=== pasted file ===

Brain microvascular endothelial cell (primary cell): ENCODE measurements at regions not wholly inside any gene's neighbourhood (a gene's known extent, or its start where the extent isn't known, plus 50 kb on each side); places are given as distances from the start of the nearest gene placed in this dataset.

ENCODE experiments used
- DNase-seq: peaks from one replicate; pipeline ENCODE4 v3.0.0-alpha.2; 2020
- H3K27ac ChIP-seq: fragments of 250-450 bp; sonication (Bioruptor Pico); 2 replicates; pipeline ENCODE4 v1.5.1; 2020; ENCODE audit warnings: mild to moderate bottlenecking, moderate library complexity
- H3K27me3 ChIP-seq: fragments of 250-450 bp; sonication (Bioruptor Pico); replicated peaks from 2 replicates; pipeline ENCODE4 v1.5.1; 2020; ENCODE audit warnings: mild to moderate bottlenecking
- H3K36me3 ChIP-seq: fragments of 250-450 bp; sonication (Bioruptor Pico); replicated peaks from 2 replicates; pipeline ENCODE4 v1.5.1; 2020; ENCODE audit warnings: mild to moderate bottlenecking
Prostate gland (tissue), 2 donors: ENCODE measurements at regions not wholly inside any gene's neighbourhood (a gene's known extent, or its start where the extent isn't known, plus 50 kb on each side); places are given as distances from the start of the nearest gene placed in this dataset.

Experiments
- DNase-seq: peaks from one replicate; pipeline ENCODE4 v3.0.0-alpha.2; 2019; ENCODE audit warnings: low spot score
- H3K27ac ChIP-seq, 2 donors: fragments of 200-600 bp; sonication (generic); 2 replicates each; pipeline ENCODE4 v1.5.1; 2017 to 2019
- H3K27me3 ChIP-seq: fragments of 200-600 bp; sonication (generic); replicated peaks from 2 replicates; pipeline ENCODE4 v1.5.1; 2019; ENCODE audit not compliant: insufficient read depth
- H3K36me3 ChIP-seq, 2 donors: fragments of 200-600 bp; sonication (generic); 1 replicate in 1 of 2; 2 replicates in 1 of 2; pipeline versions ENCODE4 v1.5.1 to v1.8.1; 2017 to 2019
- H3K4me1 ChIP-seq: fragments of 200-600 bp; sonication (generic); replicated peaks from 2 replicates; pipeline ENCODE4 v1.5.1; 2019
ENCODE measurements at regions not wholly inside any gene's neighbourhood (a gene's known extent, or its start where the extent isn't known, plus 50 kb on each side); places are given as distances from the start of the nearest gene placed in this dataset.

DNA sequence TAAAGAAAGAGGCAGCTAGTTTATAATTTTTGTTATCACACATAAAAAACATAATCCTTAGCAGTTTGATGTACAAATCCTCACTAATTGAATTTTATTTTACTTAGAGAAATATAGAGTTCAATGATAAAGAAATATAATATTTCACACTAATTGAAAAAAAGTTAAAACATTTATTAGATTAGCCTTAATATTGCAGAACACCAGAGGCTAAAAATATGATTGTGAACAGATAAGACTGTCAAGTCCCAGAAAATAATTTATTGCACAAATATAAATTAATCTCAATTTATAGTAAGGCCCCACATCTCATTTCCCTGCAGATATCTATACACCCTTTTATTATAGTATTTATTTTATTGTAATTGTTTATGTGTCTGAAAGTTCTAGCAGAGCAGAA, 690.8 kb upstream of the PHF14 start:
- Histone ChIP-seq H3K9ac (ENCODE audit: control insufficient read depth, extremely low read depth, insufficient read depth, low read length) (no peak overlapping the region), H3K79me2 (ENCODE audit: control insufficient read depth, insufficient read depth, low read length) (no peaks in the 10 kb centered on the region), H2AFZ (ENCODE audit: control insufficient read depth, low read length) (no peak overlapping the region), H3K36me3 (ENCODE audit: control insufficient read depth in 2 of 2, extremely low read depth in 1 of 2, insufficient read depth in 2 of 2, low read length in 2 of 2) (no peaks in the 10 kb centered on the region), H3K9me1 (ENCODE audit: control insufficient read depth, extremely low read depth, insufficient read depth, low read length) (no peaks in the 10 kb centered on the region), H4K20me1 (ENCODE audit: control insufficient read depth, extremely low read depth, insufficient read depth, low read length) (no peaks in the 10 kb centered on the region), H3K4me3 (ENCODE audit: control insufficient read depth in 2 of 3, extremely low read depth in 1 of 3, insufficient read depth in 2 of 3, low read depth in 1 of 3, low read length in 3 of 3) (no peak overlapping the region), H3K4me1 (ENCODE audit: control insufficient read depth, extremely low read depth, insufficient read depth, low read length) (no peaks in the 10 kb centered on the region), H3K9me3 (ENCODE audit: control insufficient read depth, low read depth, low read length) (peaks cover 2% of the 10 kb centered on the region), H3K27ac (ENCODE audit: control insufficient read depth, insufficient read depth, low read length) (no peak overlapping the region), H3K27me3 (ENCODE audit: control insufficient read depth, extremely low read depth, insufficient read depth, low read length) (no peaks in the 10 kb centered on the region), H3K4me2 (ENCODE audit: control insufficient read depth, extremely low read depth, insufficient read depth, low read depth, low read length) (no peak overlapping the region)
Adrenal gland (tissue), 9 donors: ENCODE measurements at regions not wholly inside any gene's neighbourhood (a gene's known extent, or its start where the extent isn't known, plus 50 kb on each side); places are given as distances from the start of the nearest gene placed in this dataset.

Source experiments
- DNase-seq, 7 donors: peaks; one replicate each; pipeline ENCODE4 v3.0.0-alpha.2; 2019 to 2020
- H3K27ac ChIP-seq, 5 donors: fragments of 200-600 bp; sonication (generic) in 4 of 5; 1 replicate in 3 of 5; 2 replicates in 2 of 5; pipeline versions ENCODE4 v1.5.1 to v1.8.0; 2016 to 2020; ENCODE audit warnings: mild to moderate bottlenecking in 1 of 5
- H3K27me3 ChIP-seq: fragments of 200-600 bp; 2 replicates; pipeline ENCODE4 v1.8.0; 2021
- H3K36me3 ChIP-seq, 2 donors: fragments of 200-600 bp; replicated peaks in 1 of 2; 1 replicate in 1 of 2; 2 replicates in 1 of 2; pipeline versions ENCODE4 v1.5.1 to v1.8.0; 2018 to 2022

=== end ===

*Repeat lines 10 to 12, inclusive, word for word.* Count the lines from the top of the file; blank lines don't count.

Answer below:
- H3K27ac ChIP-seq, 2 donors: fragments of 200-600 bp; sonication (generic); 2 replicates each; pipeline ENCODE4 v1.5.1; 2017 to 2019
- H3K27me3 ChIP-seq: fragments of 200-600 bp; sonication (generic); replicated peaks from 2 replicates; pipeline ENCODE4 v1.5.1; 2019; ENCODE audit not compliant: insufficient read depth
- H3K36me3 ChIP-seq, 2 donors: fragments of 200-600 bp; sonication (generic); 1 replicate in 1 of 2; 2 replicates in 1 of 2; pipeline versions ENCODE4 v1.5.1 to v1.8.1; 2017 to 2019